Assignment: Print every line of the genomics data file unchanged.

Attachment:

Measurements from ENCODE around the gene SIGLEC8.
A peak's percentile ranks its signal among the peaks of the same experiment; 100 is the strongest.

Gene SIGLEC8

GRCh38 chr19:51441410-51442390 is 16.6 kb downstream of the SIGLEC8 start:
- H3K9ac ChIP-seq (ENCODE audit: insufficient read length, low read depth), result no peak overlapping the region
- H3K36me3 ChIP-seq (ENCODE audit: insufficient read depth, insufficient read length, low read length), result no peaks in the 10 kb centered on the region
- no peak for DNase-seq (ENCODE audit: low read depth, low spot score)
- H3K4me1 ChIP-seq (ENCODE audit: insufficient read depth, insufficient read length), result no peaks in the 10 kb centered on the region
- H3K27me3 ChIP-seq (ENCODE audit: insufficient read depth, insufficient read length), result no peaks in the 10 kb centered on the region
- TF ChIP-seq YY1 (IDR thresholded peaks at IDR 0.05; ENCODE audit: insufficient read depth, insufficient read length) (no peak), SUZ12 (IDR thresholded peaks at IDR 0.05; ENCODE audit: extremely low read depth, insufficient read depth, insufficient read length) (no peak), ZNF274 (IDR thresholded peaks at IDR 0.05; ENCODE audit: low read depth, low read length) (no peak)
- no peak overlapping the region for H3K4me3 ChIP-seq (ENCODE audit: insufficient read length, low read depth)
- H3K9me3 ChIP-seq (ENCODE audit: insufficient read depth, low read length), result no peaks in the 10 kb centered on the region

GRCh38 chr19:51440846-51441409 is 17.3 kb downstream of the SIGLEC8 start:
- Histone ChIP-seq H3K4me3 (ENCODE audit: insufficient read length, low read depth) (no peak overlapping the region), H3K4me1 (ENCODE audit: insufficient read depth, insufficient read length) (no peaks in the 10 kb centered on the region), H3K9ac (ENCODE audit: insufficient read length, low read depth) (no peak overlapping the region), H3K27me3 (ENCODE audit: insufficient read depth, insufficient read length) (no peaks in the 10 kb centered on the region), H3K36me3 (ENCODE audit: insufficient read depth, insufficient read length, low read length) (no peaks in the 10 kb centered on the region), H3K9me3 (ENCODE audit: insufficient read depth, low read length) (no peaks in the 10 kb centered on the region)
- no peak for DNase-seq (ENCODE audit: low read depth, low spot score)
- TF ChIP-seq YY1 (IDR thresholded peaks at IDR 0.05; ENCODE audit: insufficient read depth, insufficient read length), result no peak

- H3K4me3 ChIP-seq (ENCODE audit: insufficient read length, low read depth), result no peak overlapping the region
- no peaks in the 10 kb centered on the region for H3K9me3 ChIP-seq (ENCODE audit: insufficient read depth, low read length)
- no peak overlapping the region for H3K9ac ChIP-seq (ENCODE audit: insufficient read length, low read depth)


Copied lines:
Measurements from ENCODE around the gene SIGLEC8.
A peak's percentile ranks its signal among the peaks of the same experiment; 100 is the strongest.

Gene SIGLEC8

GRCh38 chr19:51441410-51442390 is 16.6 kb downstream of the SIGLEC8 start:
- H3K9ac ChIP-seq (ENCODE audit: insufficient read length, low read depth), result no peak overlapping the region
- H3K36me3 ChIP-seq (ENCODE audit: insufficient read depth, insufficient read length, low read length), result no peaks in the 10 kb centered on the region
- no peak for DNase-seq (ENCODE audit: low read depth, low spot score)
- H3K4me1 ChIP-seq (ENCODE audit: insufficient read depth, insufficient read length), result no peaks in the 10 kb centered on the region
- H3K27me3 ChIP-seq (ENCODE audit: insufficient read depth, insufficient read length), result no peaks in the 10 kb centered on the region
- TF ChIP-seq YY1 (IDR thresholded peaks at IDR 0.05; ENCODE audit: insufficient read depth, insufficient read length) (no peak), SUZ12 (IDR thresholded peaks at IDR 0.05; ENCODE audit: extremely low read depth, insufficient read depth, insufficient read length) (no peak), ZNF274 (IDR thresholded peaks at IDR 0.05; ENCODE audit: low read depth, low read length) (no peak)
- no peak overlapping the region for H3K4me3 ChIP-seq (ENCODE audit: insufficient read length, low read depth)
- H3K9me3 ChIP-seq (ENCODE audit: insufficient read depth, low read length), result no peaks in the 10 kb centered on the region

GRCh38 chr19:51440846-51441409 is 17.3 kb downstream of the SIGLEC8 start:
- Histone ChIP-seq H3K4me3 (ENCODE audit: insufficient read length, low read depth) (no peak overlapping the region), H3K4me1 (ENCODE audit: insufficient read depth, insufficient read length) (no peaks in the 10 kb centered on the region), H3K9ac (ENCODE audit: insufficient read length, low read depth) (no peak overlapping the region), H3K27me3 (ENCODE audit: insufficient read depth, insufficient read length) (no peaks in the 10 kb centered on the region), H3K36me3 (ENCODE audit: insufficient read depth, insufficient read length, low read length) (no peaks in the 10 kb centered on the region), H3K9me3 (ENCODE audit: insufficient read depth, low read length) (no peaks in the 10 kb centered on the region)
- no peak for DNase-seq (ENCODE audit: low read depth, low spot score)
- TF ChIP-seq YY1 (IDR thresholded peaks at IDR 0.05; ENCODE audit: insufficient read depth, insufficient read length), result no peak

- H3K4me3 ChIP-seq (ENCODE audit: insufficient read length, low read depth), result no peak overlapping the region
- no peaks in the 10 kb centered on the region for H3K9me3 ChIP-seq (ENCODE audit: insufficient read depth, low read length)
- no peak overlapping the region for H3K9ac ChIP-seq (ENCODE audit: insufficient read length, low read depth)